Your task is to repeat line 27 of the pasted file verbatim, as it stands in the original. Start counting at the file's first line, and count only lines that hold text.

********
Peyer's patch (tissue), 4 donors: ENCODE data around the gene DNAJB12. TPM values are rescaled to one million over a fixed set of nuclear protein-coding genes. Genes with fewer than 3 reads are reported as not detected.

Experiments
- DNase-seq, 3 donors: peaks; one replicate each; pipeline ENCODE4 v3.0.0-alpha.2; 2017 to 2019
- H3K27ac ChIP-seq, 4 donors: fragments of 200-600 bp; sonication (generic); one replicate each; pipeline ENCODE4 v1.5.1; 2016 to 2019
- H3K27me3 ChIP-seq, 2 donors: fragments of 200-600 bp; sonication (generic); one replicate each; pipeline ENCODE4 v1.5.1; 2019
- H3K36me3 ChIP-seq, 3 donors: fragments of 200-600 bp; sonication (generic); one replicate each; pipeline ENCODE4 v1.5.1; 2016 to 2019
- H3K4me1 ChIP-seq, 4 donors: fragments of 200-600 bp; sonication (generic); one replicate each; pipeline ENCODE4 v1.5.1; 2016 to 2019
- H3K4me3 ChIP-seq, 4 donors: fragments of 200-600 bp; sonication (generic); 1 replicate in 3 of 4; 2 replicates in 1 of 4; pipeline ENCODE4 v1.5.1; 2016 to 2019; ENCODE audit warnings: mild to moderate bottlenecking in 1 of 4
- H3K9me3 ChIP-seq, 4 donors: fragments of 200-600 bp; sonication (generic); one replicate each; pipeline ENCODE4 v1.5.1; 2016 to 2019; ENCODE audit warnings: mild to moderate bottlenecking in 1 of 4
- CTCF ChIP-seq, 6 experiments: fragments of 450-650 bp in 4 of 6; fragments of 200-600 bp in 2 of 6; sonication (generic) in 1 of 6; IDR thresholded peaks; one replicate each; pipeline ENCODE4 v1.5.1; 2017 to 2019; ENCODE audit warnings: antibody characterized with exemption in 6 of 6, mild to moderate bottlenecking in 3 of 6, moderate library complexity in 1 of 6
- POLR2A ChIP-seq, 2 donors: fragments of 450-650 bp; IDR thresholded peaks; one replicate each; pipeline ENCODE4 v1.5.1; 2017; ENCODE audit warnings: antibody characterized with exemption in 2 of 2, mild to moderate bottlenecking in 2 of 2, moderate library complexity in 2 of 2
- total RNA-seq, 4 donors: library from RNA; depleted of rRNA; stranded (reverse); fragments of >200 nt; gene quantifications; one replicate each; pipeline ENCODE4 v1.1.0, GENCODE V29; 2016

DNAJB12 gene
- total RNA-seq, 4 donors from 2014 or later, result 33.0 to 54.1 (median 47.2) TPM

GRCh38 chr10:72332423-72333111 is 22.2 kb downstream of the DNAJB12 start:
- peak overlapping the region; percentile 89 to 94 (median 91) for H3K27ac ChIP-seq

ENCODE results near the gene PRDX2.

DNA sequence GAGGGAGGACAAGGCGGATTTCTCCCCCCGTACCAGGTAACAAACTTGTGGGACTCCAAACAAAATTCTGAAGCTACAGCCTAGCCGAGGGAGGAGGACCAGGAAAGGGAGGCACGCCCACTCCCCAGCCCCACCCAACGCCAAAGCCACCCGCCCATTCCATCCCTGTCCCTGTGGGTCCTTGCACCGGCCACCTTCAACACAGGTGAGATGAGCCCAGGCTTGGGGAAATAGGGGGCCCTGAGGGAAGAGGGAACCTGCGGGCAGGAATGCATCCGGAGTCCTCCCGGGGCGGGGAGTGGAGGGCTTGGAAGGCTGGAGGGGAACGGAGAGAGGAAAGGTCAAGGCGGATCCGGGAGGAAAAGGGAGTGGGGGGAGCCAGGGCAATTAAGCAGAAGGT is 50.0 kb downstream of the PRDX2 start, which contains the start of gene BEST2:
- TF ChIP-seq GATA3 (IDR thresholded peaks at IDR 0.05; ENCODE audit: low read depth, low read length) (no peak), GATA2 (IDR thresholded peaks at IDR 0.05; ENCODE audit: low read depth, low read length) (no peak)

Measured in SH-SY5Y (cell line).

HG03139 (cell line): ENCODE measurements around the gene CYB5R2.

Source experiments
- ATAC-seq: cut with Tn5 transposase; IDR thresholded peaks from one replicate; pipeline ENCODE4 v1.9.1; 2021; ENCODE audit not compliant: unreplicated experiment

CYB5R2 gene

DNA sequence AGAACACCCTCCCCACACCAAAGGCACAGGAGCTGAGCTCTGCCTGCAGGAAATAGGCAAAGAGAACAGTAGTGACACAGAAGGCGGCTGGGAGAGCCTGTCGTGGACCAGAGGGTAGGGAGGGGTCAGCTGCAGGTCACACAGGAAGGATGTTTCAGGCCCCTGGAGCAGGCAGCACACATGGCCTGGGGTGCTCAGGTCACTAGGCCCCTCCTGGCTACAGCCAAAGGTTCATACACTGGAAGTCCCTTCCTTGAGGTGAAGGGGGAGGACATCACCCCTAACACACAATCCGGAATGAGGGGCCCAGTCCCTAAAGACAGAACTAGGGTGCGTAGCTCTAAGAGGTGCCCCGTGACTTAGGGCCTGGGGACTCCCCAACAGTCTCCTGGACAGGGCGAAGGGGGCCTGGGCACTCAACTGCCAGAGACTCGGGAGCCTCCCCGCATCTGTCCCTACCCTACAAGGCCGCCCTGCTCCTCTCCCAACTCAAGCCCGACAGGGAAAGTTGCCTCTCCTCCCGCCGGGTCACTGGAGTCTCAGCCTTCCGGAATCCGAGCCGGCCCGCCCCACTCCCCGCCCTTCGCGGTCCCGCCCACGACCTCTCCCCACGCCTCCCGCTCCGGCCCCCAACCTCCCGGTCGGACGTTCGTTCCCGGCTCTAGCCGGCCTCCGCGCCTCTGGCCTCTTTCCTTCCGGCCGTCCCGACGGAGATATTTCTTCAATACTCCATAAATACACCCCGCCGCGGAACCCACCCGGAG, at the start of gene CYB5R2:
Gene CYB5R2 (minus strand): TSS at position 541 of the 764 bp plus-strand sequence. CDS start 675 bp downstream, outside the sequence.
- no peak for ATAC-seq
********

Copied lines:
- no peak for ATAC-seq